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Thread: PHP Flaws

  1. #11
    Hi mom!
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    I've evaluated PHP 4.3.10 and my conclusion is that it's completely unusable in its current state.
    Out of curiousity, how did you do that? Also, could you list the 5 most common mistakes in PHP programming, and a way to circumvent that?

    I'm not trying to make you prove your point here, I'd just like to learn from someone who seems to have the knowledge I lack.
    I wish to express my gratitude to the people of Italy. Thank you for inventing pizza.

  2. #12
    Senior Member
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    Originally posted here by Guus
    Out of curiousity, how did you do that?
    How did I evaluate 4.3.10 ?

    I installed 4.3.10 on my development / testing server, and the fact that my main application I'm currently developing caused it to crash immediately, lead me to believe that it's unsuitable for production use

    I used the same configuration of everything for 4.3.8 and the same web server - that works fine and I've rarely (if ever) seen it crash.

    I tried the latest nightly snapshot too with the same results.

    I believe these are known issues - if you go to bugs.php.net and search for "reproducable crash" bugs in 4.3.10 you'll see there are several.

    Also, could you list the 5 most common mistakes in PHP programming, and a way to circumvent that?
    1. Failing to validate data correctly - this is the main one really. Not checking that positive values are positive. Not checking that values selected from a drop-down, really are ones which were in the drop-down in the first place. Attackers can modify the form so they can enter values which aren't present in a drop-down, so you can't rely on it (not to mention, if the drop-down is dynamically generated, the options may have changed by the time the person submits it)

    2. SQL injections - this topic has been done to death elsewhere.

    3. Thinking they can prevent SQL injections by just being really, really careful. You can't. You can only prevent SQL injections by using techniques which aren't vulnerable to them, for instance, prepared statements or a query builder like DB_DataObjects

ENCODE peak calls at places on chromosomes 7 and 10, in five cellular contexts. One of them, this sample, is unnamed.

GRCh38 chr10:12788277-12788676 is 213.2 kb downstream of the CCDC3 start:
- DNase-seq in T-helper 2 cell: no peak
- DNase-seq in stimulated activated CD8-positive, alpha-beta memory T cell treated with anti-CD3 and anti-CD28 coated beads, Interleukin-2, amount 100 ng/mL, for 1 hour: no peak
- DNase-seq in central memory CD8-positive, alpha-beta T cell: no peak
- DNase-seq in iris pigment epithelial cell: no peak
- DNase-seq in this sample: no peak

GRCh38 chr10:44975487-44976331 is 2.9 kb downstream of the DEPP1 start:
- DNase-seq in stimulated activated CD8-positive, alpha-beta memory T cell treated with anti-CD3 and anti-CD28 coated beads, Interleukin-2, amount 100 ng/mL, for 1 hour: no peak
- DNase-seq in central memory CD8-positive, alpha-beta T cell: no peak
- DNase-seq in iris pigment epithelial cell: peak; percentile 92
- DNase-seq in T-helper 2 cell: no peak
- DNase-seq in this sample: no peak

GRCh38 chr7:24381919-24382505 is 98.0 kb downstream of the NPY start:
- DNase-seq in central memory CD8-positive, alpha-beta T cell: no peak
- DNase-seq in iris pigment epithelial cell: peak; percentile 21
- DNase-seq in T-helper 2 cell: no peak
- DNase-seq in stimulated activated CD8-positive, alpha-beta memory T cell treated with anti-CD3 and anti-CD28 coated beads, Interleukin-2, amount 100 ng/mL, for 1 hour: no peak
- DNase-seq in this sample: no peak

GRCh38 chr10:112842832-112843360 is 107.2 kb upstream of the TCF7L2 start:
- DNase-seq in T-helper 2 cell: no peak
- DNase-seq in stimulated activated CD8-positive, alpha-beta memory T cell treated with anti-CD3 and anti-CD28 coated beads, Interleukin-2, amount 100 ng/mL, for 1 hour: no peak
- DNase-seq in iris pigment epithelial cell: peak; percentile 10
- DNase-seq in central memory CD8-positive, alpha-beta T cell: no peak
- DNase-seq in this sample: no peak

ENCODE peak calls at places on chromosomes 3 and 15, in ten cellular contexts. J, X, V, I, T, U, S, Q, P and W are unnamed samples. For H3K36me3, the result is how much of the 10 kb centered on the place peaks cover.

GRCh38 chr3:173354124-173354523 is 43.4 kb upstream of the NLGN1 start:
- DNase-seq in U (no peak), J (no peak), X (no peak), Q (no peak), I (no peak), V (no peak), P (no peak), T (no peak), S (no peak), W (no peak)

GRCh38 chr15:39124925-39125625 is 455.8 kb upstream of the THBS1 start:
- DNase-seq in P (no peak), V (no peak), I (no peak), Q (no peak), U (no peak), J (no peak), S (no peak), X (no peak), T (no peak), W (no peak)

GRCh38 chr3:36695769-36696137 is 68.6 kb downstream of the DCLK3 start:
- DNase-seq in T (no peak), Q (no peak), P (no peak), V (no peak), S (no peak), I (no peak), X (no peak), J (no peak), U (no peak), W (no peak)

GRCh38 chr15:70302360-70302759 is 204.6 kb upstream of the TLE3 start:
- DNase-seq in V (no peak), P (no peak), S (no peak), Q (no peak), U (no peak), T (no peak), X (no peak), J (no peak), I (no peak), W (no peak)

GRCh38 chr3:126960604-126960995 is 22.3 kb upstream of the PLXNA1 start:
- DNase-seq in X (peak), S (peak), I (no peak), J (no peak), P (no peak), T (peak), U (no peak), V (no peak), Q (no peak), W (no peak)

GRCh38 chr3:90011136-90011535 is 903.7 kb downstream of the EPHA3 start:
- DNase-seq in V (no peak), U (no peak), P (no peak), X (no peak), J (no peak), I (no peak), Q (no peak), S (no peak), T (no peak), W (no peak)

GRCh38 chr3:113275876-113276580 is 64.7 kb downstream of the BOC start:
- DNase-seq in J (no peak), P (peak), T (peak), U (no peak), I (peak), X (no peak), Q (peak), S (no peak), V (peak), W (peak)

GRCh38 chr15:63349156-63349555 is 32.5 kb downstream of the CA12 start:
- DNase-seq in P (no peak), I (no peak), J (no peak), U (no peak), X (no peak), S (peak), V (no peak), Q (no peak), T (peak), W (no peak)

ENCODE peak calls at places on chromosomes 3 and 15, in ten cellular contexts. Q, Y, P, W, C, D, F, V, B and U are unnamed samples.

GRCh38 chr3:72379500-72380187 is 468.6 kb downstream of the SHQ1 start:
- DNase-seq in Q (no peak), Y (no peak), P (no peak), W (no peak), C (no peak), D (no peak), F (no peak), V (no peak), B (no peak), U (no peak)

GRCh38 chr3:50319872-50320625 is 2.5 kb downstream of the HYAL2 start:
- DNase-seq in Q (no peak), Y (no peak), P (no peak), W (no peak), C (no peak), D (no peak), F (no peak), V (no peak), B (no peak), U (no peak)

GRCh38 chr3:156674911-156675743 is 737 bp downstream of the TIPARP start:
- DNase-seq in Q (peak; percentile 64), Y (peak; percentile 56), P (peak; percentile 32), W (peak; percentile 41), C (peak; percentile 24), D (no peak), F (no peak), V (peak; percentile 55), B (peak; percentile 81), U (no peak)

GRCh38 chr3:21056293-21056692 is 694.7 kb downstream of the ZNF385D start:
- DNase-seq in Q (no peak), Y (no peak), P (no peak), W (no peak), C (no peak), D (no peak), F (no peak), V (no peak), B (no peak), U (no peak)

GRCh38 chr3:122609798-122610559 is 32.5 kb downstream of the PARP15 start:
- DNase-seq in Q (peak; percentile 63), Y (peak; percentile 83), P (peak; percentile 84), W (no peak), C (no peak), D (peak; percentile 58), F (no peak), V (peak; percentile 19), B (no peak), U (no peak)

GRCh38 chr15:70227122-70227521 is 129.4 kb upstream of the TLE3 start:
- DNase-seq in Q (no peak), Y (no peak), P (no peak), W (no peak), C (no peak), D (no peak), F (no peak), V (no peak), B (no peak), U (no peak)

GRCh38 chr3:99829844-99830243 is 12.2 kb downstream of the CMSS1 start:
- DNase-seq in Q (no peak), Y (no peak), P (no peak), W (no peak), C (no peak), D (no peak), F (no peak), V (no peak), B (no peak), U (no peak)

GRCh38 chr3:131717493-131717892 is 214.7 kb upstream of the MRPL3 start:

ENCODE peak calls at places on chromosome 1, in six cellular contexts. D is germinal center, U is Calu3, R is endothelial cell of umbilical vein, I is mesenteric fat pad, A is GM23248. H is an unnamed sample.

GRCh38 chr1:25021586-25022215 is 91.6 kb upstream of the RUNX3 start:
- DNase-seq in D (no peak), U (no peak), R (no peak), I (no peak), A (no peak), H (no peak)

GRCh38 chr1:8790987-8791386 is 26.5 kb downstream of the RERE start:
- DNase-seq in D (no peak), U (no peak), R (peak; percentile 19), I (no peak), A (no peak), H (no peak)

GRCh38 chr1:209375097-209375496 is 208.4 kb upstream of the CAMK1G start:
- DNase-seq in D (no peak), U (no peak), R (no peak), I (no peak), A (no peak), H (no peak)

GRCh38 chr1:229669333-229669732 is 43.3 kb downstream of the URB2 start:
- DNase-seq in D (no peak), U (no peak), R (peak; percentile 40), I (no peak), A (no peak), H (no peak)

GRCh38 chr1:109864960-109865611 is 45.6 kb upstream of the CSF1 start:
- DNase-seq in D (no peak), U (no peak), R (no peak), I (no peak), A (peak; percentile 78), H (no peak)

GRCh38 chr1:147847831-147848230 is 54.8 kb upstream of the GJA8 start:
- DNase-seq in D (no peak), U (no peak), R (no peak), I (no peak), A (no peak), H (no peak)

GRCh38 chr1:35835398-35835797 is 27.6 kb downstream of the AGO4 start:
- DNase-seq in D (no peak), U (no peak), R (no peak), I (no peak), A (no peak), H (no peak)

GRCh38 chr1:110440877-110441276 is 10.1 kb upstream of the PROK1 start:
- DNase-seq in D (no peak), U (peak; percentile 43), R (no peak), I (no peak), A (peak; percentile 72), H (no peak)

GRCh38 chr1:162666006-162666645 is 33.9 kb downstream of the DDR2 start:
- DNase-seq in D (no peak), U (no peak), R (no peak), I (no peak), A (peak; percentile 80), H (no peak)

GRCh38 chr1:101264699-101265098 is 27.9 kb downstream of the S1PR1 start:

4. Trusting stuff sent via the browser - specifically cookies. Nothing, whether it's a hidden field, or a cookie etc, should be trusted, regardless of whether it's been sent via HTTPS to an authenticated client etc. This is really an extension of 1.

    5. Misunderstanding the security implications of various PHP options - specifically, register_globals (can cause serious security problems), magic_quotes (can cause data corruption), allow_fopen_url (Can cause some compromises). All of those three should be OFF in any new application intended to be secure.

    Slarty

  3. #13
    Senior Member
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    I'm not sure how 1-4 are PHP specific. Most of the things you are mentioning, are things that the developer, not the programming language has to be mindful of. You could code c or c++ and not validate input properly. It doesn't make a difference which language you use, you shouldn't trust user supplied input. I think you list deals more with common developer mistakes, then actual php specific. C'mon, sql injections are not specific to php and they only exist because developers don't validate input properly, not because the language itself is flawed.

    In your list, the only thing that I really see as a specific fault of php was registered globals, which now comes turned off by default. I think that the 1-4 list, is mis-leading because they are supposed to be php specific issues, not developer issues, which those are. I think it would be a programming issue if there wasn't a means for the developer to fix the issue.

    Lastly, with PHP growing so rapidly, and especially in the Enterprise, I can't see how PHP isn't production ready.

    Great discussion guys.


    --PuRe
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  4. #14
    PHP/PostgreSQL guy
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    With PHP growing more and more rapidly as each day passes, it's to be expected that bugs, crashes, and other Bad Things to be found. You don't create a good product without finding these things out. Apache did not get to be the #1 used web server overnight and definitely not because it had flawless code. As long as code is written by people, it will always be flawed and even if machines wrote it, it still has the human factor in it somewhere and that's been proven to be flawed, exploited, bypassed, corrupted and bribed and all of these way before the advent of computers. They spent years building the Great Wall of China and how did it get circumvented? Bribing the guards. You see where this is going.